Canada again votes at UN to back Palestinian self-determination | CBC News

0
64

Canada again votes at UN to back Palestinian self-determination | CBC News

Canada has once again voted to back Palestinian self-determination. In a vote at the United Nations General Assembly Tuesday it reaffirmed a major change in position in the controversial and long-running dispute between Israel and the Palestinians. 

”Although it was a slow process … I am delighted,” said the Palestinian envoy to the UN, Riyad Mansour, who described the vote as ”very significant, very positive.”

Today’s resolution was endorsed by 167 nations. Eleven countries abstained, and five voted against it including Israel, the United States, Australia, the Marshall Islands and Micronesia.

”I was involved personally in extensive discussions with my colleagues in the foreign ministry in Ottawa” leading up to the vote, said Mansour. ”But still we have a lot more to do.”

Canada regularly votes against or abstains on the 16 recurrent resolutions on Palestinian issues which go before the General Assembly every year, including on East Jerusalem, sovereignty over natural resources, and Israeli settlements.

For the most part Ottawa has stuck to this voting pattern which began in 2006 under former Conservative prime minister Stephen Harper, but one month ago it abruptly reversed course on “the right of the Palestinian people to self-determination” during a preliminary vote in the UN committee which deals with human rights issues.

Today’s vote re-affirmed that reversal.

U.S. Secretary of State Mike Pompeo delivers a statement on the Trump administration’s position on Israeli settlements in the occupied West Bank, in Washington on Nov. 18. (Yara Nardi/Reuters)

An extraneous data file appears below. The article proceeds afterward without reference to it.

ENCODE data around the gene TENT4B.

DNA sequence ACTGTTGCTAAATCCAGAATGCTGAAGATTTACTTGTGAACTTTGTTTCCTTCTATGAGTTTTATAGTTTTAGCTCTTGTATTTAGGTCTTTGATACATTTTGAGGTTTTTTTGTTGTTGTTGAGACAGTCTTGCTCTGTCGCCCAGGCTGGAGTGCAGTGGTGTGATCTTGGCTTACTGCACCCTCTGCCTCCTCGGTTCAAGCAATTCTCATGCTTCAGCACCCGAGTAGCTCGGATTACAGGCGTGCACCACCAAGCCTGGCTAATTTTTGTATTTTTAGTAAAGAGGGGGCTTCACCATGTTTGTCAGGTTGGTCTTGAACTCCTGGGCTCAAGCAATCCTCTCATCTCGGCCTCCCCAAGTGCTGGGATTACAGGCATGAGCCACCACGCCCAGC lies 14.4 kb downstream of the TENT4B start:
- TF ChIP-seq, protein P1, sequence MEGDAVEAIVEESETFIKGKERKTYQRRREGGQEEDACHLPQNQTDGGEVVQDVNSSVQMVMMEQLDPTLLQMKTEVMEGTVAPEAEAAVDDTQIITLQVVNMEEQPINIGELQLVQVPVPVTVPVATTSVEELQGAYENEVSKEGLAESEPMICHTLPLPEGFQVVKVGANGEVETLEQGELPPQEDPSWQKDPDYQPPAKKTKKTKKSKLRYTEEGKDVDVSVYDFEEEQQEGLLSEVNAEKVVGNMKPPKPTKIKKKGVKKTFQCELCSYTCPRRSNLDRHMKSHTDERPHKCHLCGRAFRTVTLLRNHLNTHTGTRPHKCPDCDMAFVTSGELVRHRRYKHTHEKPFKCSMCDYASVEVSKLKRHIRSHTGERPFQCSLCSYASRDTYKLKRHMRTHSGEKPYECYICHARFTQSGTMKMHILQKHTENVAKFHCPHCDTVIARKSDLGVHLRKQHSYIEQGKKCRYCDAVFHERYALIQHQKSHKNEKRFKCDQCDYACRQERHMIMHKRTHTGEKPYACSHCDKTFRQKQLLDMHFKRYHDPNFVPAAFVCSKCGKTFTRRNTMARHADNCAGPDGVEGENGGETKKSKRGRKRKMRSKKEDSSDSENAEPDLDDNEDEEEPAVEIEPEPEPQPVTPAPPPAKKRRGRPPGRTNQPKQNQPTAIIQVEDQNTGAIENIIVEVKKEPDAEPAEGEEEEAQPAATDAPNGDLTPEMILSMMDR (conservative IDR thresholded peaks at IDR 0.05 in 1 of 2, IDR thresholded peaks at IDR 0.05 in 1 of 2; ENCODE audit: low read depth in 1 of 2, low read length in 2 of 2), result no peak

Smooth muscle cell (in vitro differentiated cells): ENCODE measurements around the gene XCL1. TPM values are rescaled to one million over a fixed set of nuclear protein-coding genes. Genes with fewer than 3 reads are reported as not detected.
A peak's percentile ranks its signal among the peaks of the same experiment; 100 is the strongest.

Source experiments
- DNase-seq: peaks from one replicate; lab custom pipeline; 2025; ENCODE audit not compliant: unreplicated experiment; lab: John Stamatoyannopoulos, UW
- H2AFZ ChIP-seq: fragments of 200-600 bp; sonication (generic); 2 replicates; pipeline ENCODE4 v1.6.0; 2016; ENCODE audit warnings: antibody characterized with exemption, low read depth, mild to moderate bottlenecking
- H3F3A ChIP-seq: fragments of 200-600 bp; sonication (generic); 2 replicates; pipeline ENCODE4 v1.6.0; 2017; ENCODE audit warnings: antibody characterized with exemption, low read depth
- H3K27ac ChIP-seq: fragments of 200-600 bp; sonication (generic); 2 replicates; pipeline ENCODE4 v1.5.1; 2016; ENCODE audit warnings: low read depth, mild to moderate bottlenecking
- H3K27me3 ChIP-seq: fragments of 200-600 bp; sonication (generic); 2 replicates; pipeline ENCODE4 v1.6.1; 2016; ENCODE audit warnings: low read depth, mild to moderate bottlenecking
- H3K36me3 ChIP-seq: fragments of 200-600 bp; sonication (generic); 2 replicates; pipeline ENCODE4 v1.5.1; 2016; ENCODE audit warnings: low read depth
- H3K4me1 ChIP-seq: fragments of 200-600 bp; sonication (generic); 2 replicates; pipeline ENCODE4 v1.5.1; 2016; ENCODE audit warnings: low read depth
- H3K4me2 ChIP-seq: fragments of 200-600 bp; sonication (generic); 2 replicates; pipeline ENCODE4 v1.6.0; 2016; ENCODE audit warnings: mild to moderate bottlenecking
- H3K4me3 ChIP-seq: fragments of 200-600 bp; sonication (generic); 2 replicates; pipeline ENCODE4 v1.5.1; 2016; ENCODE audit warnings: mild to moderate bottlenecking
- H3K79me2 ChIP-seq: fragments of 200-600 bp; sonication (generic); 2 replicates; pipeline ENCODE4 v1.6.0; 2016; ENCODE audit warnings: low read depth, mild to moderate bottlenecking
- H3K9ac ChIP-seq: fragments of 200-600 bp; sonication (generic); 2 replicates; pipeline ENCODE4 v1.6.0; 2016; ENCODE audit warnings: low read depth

Jewish groups, including Canada’s Centre for Israel and Jewish Affairs, have condemned this shift. Geneva-based UN Watch has collected almost 38,000 signatures for an online petition urging Prime Minister Justin Trudeau to “reverse his UN vote against Israel.”

B’nai Brith Canada said it has written to Trudeau and Foreign Affairs Minister François-Philippe Champagne “with our expectation that Canada will not permit Israel to be unfairly targeted at the UN. 

“B’nai Brith rejects the contention that settlements are the core issue of the Israeli-Palestinian conflict. In our view, the core issue remains the rejection by Palestinian leaders and their supporters of Israel’s right to exist — and of the Jewish people’s legal right to sovereignty in their ancient homeland.”

”Canada voted in support of this resolution as it addresses one of the core issues of the Israeli-Palestinian conflict,” said Anthony Hinton, political co-ordinator at Canada’s mission to the UN, in a brief address to delegates after the resolution passed.

”Canada strongly supports the international consensus on a two-state solution, so that both peoples can have a secure and prosperous future. This is particularly important at a time when the prospects for ‘two states for two peoples’ is increasingly under threat.”

Hinton added that Canada remains a strong ally and close friend of Israel, and believes that the country continues to be unfairly singled out for criticism at the UN with resolutions which ”do not address the complexities of the issues.”

”The base issues are not all that complex,” said Thomas Woodley with Canadians for Justice and Peace in the Middle East, which has long lobbied for what it calls a more even-handed approach to the conflict.

”It’s an issue of land.”

Canada’s mission to the UN has received more than 500 emails supporting its shift in position on self-determination, according to a diplomat familiar with the file. CBC News has seen some of the emails. One, from a woman in Edmonton, reads, “I hope this vote is the first of many principled Canadian votes that uphold Palestinian human rights.”

The same official said the mission has also received more than 2,100 letters urging it to change course on an upcoming UN resolution in January  protecting the special status of Jerusalem as a shared city with “unique spiritual, religious and cultural dimensions.”

LEAVE A REPLY

Please enter your comment!
Please enter your name here